This Sunday is the biggest football game of the year and, being based in the Philadelphia suburbs, we’re pretty excited about having a local “underdog” team in the mix. This season has not only been thrilling, but a reminder of the importance of teamwork – both on the field and in the office. Whether it’s reorganizing workloads during a peer’s absence or preparing for inclement weather, we believe in facing obstacles together.
Read on for more stories on how Vanguard’s team-based environment keeps us from dropping the ball.
“A great example of teamwork at Vanguard was when I went out on parental leave last year. As excited as I was to spend time learning to be a dad, I had some reservations about leaving my projects behind. Not only was I concerned about keeping our priorities moving, but I was worried about leaving all that work on my teammates’ shoulders.
It turns out, I had no reason to worry because I have a great team. Like all great teams, sometimes you need to back each other up. It also helps that work-life balance is an important part of our company culture. Across the board, my boss, by business partners, and my project sponsors encouraged me to take the time off. I will be forever appreciative of the time I got to spend with my son. And, as a teammate, I look forward to returning the favor!”
“As an army veteran, I have seen firsthand the essential value of forming and leading a cohesive team focused on mission. At Vanguard, I find the same type of organization with a laser focus on taking a stand for others. Our VetsConnect network exemplifies how creating a strong sense of community for both veterans and friends of veterans alike increases our chances of succeeding on our shared mission.”
“Due to an unexpected medical situation, I had to step away from work at the end of August last year and didn’t return to a full schedule until the end of December. During that time, guess what happened? Everything. The team knew our goals, they worked together, they trusted and inspired one another….and they didn’t miss a beat. When I came back to the office, all I heard was this – Your team has been amazing. And that’s the thing about a truly great team. It doesn’t rely on any one person. At any point, depending on the situation, different people step up, they work together, and as a result, good things happen.”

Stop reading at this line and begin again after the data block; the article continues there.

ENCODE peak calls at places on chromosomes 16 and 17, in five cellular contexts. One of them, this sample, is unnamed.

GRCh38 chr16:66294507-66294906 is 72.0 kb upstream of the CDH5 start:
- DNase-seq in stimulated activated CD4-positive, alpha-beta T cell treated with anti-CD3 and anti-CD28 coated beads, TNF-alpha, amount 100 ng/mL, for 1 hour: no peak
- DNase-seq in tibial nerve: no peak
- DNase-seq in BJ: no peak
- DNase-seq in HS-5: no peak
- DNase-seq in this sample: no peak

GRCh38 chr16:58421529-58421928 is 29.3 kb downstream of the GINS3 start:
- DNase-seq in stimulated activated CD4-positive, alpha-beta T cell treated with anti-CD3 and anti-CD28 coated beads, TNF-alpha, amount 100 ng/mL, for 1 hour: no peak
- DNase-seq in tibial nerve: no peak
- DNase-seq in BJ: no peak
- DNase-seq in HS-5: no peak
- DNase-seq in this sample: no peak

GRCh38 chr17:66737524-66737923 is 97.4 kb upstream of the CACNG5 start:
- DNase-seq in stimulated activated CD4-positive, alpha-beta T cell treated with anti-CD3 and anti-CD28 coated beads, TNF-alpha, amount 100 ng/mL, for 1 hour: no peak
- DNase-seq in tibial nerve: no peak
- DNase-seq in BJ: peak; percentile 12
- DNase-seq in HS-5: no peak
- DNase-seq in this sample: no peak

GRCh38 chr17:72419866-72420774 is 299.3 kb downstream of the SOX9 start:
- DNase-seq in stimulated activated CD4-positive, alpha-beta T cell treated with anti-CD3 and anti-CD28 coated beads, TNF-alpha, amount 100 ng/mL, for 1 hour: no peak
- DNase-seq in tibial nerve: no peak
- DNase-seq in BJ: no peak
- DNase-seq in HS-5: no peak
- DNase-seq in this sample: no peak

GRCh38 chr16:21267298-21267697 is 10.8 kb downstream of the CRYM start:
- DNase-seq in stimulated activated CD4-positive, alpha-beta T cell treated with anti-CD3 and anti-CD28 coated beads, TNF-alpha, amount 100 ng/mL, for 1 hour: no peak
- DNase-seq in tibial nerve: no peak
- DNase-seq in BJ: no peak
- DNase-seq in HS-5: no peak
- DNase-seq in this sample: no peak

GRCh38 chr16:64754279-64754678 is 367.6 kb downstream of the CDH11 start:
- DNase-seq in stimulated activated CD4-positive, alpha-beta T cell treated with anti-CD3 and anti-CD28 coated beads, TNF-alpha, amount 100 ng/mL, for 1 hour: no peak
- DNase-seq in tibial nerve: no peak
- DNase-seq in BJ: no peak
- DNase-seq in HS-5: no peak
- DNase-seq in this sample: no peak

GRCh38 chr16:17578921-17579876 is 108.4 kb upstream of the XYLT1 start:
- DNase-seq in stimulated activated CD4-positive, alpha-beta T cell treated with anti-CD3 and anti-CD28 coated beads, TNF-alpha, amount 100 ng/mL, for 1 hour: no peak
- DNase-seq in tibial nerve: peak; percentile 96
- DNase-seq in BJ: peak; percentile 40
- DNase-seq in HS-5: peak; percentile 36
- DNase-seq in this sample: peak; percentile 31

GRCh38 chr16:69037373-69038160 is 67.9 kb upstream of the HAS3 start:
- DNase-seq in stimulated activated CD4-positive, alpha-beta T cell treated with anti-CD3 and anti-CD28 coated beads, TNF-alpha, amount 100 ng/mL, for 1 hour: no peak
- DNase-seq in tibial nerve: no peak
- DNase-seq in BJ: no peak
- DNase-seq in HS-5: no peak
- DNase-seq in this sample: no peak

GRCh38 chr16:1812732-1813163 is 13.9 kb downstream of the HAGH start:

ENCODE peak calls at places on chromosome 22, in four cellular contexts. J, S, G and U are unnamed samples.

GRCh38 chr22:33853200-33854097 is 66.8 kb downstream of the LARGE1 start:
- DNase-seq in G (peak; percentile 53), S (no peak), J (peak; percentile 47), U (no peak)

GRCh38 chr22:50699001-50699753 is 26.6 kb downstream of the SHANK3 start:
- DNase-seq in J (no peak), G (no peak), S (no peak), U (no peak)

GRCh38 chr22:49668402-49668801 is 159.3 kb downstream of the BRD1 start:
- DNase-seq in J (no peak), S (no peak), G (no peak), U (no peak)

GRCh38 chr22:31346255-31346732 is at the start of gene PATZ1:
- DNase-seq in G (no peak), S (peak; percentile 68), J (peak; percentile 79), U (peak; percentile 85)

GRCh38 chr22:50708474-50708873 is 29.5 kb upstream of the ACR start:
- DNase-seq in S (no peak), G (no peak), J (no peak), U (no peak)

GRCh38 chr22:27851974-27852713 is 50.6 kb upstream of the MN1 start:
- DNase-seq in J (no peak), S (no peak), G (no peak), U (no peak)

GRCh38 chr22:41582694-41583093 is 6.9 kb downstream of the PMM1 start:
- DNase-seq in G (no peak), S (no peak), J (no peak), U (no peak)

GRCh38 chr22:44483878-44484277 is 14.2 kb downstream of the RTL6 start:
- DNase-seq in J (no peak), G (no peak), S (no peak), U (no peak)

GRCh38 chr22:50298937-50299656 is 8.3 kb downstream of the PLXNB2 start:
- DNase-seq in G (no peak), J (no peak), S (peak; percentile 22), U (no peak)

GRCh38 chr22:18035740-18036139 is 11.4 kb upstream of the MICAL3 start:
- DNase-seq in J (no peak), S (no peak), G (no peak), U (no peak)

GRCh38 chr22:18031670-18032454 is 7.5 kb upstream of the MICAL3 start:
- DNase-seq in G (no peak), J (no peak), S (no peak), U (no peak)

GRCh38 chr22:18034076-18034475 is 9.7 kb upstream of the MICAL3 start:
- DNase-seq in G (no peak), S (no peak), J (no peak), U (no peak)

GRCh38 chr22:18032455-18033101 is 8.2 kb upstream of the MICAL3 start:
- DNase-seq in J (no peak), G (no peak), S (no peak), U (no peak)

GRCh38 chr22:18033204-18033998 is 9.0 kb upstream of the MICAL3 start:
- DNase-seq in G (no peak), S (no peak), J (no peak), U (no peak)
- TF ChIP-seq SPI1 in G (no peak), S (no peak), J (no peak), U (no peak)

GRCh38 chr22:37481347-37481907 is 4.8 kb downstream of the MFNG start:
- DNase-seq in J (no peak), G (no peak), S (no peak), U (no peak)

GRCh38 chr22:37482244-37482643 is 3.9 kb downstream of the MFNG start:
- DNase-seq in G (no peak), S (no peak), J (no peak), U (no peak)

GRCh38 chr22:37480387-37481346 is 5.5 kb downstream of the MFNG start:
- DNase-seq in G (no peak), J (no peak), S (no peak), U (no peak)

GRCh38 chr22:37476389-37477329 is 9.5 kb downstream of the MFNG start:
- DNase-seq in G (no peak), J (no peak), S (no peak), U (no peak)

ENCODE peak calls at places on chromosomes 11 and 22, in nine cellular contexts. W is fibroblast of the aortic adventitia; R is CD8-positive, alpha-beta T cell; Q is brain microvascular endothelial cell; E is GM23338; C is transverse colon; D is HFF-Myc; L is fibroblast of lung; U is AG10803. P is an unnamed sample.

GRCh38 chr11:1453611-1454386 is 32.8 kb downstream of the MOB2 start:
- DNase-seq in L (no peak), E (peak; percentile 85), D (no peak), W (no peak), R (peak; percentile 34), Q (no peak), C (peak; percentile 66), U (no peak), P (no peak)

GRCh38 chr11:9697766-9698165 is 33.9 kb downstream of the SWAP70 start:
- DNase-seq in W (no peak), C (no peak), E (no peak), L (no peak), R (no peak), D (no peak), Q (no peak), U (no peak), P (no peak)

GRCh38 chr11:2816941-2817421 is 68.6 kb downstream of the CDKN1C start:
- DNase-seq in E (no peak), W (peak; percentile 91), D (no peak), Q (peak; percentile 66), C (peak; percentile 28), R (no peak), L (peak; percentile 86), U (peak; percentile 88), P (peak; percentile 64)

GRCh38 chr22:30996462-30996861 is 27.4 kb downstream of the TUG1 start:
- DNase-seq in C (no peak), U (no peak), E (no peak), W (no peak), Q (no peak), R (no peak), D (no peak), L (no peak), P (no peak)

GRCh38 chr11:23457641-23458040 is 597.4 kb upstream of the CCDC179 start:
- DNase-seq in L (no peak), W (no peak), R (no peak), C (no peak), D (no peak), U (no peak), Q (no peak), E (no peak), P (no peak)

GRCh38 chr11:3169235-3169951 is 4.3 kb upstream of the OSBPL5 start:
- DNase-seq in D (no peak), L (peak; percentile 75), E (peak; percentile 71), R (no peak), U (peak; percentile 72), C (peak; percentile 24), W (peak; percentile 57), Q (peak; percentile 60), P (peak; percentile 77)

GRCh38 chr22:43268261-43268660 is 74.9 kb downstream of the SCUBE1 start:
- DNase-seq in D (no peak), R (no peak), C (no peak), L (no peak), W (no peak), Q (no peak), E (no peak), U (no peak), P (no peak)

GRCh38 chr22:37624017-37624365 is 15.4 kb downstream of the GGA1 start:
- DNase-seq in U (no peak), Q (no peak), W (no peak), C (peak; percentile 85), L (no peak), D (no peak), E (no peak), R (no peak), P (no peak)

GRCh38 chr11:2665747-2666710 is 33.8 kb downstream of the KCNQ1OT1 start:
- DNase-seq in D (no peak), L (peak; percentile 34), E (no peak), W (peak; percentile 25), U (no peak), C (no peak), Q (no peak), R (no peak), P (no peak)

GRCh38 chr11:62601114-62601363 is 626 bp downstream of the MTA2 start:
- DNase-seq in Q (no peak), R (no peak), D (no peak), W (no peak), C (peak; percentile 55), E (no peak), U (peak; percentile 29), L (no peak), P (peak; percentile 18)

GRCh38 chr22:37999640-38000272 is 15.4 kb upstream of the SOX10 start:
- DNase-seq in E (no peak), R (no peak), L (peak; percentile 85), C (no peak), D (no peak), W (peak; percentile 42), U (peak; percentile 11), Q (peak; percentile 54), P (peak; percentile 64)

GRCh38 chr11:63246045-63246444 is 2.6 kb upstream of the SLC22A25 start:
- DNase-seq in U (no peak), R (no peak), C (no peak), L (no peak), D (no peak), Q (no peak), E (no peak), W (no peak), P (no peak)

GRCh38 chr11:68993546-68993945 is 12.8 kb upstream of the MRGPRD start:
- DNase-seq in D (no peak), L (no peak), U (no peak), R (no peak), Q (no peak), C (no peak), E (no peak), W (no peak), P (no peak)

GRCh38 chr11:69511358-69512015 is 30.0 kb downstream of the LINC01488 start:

Now, our Chief Human Resources Officer, John James, breaks down the elements of a high-performing crew and how to build a cohesive team:
“In the mid-2000’s, I took a “sabbatical” from a lifelong financial services career to be the CEO of the Port Adelaide Football Club in Australia. If you aren’t familiar, the AFL is the NFL of Australia. I was lucky enough to be part of that organization when we won the grand final (AFL championship) in 2004. It was such a great experience in a different industry where I observed elite teamwork with a championship team … the kind of teamwork required to be the best of the best. When I reflect on that time and the organizational feeling of winning the “title,” I realize I learned some insights about teamwork:
A team needs to have diversity. That 2004 team had a wonderful mix of experience, specialist skills, size, speed, personality, and race. Everyone played their role and capitalized on their strengths to play for each other. The diversity of that team still strikes me. When you get all the components right, you become a “champion team” rather than a “team of champions.”
Teams need great coaches (leaders). The coaching group was united, both strategically and tactically, in the game plan. They supported all the players individually and empowered the game-breaking players to “show their stuff.” Great leaders use the energy of the big moment to fuel the opportunity, rather than focusing on what could go wrong, and maximize the group’s collective strengths.
Truly great teams rally in tough times. The team had ups and downs in 2001, 2002, and 2003 when, despite being the best performing team in the league, we failed to win the title. Using those previous setbacks as learning moments in 2004, any time a player made a mistake, the more experienced players helped turn the situation as a motivator to drive personal and, therefore, team growth. The best teams have an amazing ability to get the best out of every individual.
With every team that I have been part of, there has been so much to gain from my football reflections. Teamwork is at the center of every reflection. How can I be a great coach? Can I create a play to make others better? Do I elevate my performance (and energy) in tough moments? Do I pick up my colleagues when they need a lift? The only way to win, whatever your “big game” may be, is being on a great team. What role do you play to make your team the best of the best?”